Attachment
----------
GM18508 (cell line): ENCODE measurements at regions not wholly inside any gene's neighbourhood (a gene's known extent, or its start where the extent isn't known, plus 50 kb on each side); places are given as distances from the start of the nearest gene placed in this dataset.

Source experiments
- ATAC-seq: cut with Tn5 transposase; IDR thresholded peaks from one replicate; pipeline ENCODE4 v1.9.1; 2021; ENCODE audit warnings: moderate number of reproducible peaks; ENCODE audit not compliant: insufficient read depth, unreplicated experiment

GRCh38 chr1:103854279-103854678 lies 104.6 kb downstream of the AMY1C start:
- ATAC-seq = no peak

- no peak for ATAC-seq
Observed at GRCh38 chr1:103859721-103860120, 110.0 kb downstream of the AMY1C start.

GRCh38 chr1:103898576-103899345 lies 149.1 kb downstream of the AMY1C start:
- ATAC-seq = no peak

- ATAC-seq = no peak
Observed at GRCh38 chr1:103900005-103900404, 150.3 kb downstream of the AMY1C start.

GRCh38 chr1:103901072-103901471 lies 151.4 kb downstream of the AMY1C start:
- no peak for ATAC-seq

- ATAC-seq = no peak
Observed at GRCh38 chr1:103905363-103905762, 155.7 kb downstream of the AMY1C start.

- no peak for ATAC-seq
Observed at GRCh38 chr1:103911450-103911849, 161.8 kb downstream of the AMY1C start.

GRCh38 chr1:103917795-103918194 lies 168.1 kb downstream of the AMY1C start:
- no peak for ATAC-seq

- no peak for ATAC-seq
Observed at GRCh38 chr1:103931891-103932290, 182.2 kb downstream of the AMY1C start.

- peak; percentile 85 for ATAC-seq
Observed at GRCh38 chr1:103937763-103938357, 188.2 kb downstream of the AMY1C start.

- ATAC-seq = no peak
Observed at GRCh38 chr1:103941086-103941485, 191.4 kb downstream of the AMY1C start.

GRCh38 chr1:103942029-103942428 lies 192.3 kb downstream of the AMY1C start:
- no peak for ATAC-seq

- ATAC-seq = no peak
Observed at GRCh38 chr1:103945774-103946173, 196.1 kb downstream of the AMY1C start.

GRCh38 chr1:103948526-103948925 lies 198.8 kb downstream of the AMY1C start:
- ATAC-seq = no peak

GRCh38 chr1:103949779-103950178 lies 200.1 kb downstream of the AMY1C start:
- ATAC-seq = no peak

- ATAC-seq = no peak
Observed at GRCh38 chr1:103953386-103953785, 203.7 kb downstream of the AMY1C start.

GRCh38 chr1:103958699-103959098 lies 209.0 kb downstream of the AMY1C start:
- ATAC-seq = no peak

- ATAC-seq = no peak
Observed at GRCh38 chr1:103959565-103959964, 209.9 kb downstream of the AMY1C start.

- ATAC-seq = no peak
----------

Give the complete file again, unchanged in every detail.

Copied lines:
GM18508 (cell line): ENCODE measurements at regions not wholly inside any gene's neighbourhood (a gene's known extent, or its start where the extent isn't known, plus 50 kb on each side); places are given as distances from the start of the nearest gene placed in this dataset.

Source experiments
- ATAC-seq: cut with Tn5 transposase; IDR thresholded peaks from one replicate; pipeline ENCODE4 v1.9.1; 2021; ENCODE audit warnings: moderate number of reproducible peaks; ENCODE audit not compliant: insufficient read depth, unreplicated experiment

GRCh38 chr1:103854279-103854678 lies 104.6 kb downstream of the AMY1C start:
- ATAC-seq = no peak

- no peak for ATAC-seq
Observed at GRCh38 chr1:103859721-103860120, 110.0 kb downstream of the AMY1C start.

GRCh38 chr1:103898576-103899345 lies 149.1 kb downstream of the AMY1C start:
- ATAC-seq = no peak

- ATAC-seq = no peak
Observed at GRCh38 chr1:103900005-103900404, 150.3 kb downstream of the AMY1C start.

GRCh38 chr1:103901072-103901471 lies 151.4 kb downstream of the AMY1C start:
- no peak for ATAC-seq

- ATAC-seq = no peak
Observed at GRCh38 chr1:103905363-103905762, 155.7 kb downstream of the AMY1C start.

- no peak for ATAC-seq
Observed at GRCh38 chr1:103911450-103911849, 161.8 kb downstream of the AMY1C start.

GRCh38 chr1:103917795-103918194 lies 168.1 kb downstream of the AMY1C start:
- no peak for ATAC-seq

- no peak for ATAC-seq
Observed at GRCh38 chr1:103931891-103932290, 182.2 kb downstream of the AMY1C start.

- peak; percentile 85 for ATAC-seq
Observed at GRCh38 chr1:103937763-103938357, 188.2 kb downstream of the AMY1C start.

- ATAC-seq = no peak
Observed at GRCh38 chr1:103941086-103941485, 191.4 kb downstream of the AMY1C start.

GRCh38 chr1:103942029-103942428 lies 192.3 kb downstream of the AMY1C start:
- no peak for ATAC-seq

- ATAC-seq = no peak
Observed at GRCh38 chr1:103945774-103946173, 196.1 kb downstream of the AMY1C start.

GRCh38 chr1:103948526-103948925 lies 198.8 kb downstream of the AMY1C start:
- ATAC-seq = no peak

GRCh38 chr1:103949779-103950178 lies 200.1 kb downstream of the AMY1C start:
- ATAC-seq = no peak

- ATAC-seq = no peak
Observed at GRCh38 chr1:103953386-103953785, 203.7 kb downstream of the AMY1C start.

GRCh38 chr1:103958699-103959098 lies 209.0 kb downstream of the AMY1C start:
- ATAC-seq = no peak

- ATAC-seq = no peak
Observed at GRCh38 chr1:103959565-103959964, 209.9 kb downstream of the AMY1C start.

- ATAC-seq = no peak